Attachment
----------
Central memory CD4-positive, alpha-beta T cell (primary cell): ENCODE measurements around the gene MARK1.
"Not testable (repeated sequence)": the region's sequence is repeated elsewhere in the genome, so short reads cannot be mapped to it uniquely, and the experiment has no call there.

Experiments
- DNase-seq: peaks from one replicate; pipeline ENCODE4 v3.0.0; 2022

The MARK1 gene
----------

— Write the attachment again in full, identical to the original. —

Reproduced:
Central memory CD4-positive, alpha-beta T cell (primary cell): ENCODE measurements around the gene MARK1.
"Not testable (repeated sequence)": the region's sequence is repeated elsewhere in the genome, so short reads cannot be mapped to it uniquely, and the experiment has no call there.

Experiments
- DNase-seq: peaks from one replicate; pipeline ENCODE4 v3.0.0; 2022

The MARK1 gene